How exactly do you decide where to focus and what f-stop to use, especially when you want lots of DOF, for example for a landscape?
I'm interested in what people actually do in the field, rather than underlying theory or a link to an article showing someone else's technique.
Assume shutter speed and ISO are not concerns (e.g., on a tripod with a stationary subject). Assume we all know the basics of DOF. Don't forget diffraction.
1) Guess, shoot, chimp with magnification, adjust, repeat. A 3" LCD isn't the best viewer, but it's what you have.
2) Use rules of thumb, such as focus 1/2 or 1/3 of the way into the scene and use something around f/11 or f/16 for deep DOF. This could be the main method or a first step in method (1).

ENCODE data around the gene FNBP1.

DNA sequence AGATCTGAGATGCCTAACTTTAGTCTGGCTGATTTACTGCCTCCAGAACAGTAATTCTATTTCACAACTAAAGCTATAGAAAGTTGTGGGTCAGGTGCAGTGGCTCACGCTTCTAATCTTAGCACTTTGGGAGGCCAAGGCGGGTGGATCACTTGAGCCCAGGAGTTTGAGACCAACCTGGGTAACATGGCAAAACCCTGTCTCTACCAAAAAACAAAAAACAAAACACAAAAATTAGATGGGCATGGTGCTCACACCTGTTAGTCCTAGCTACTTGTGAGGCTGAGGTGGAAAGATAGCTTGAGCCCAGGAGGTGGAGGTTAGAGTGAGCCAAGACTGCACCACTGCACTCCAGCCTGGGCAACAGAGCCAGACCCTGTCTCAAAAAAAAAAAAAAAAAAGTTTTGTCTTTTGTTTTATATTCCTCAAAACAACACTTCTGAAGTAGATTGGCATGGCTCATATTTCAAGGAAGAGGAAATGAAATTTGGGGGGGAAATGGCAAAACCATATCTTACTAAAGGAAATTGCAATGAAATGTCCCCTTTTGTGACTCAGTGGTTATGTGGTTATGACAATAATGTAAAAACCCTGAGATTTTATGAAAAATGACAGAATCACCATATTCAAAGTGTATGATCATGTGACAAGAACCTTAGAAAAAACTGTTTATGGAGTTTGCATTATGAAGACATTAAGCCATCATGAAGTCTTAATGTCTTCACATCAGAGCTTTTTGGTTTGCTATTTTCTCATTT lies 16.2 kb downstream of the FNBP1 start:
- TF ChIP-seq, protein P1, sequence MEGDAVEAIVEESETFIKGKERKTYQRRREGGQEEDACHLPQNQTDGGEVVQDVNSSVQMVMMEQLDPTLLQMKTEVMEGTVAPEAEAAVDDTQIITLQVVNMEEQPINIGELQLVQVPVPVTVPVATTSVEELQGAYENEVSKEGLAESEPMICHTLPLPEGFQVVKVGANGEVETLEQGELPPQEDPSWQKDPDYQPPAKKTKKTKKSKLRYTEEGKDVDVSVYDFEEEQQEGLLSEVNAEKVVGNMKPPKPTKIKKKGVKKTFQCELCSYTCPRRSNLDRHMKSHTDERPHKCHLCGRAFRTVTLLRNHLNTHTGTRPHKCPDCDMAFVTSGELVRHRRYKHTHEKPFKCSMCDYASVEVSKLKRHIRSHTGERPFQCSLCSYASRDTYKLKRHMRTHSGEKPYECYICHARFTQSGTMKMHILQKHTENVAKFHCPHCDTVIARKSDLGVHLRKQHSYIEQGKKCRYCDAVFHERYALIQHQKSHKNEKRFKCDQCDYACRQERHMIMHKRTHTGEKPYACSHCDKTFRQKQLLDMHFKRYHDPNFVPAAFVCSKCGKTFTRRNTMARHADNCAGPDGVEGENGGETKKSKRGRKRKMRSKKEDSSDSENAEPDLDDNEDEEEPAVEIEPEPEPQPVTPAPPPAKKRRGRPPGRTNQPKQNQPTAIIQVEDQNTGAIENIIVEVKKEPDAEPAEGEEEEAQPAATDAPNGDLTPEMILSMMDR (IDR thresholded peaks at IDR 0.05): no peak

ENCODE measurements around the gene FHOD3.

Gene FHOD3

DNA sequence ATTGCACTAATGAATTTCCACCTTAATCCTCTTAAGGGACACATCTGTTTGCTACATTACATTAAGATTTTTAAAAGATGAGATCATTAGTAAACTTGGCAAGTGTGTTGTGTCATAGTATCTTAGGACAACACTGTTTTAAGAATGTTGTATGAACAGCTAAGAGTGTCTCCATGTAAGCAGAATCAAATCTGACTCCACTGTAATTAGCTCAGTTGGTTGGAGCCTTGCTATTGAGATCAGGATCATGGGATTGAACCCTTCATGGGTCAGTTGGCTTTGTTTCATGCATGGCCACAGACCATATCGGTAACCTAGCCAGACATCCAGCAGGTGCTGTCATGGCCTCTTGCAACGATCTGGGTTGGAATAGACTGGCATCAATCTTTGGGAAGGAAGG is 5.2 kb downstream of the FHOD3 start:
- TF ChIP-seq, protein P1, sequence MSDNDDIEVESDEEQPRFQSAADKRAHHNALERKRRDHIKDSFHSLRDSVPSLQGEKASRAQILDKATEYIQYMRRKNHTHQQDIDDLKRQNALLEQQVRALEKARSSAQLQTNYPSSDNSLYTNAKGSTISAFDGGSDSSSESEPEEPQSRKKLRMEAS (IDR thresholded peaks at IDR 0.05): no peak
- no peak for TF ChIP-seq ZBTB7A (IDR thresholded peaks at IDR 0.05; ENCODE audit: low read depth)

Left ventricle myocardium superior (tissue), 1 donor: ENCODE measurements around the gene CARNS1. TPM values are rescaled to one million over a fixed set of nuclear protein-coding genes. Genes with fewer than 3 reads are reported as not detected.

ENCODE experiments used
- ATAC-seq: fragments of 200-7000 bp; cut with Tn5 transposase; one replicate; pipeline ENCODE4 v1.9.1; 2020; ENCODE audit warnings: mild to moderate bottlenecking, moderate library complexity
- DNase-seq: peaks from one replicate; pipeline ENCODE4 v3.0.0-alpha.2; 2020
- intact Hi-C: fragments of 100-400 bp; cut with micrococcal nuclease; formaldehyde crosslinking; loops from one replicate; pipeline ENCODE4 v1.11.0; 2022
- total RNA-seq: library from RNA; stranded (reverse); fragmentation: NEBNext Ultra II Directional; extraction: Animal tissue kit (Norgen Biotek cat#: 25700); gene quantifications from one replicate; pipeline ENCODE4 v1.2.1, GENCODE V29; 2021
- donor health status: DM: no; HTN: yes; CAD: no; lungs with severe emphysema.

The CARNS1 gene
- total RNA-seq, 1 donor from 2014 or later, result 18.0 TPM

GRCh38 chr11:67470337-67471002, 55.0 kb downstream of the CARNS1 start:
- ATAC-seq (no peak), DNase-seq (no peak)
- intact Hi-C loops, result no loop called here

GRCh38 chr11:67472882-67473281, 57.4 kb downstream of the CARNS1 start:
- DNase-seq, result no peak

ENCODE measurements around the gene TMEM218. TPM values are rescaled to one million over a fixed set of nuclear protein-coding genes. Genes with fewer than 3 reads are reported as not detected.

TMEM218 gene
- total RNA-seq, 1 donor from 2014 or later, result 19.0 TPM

3) Use a DOF calculator (readily available on most smartphones). Limitations include estimating distance (just what is 60m away) and determining an appropriate circle of confusion (calculator defaults may not be appropriate for your purposes)
4) Use Merklinger's method: focus at infinity (or the furthest thing you want to be sharp), decide the size of the smallest near object you want to be identifiable, divide focal length by that size (in mm), result is f-stop. For example, if you are shooting at 22 mm and want a 2mm near object to be identifiable, shoot at f/11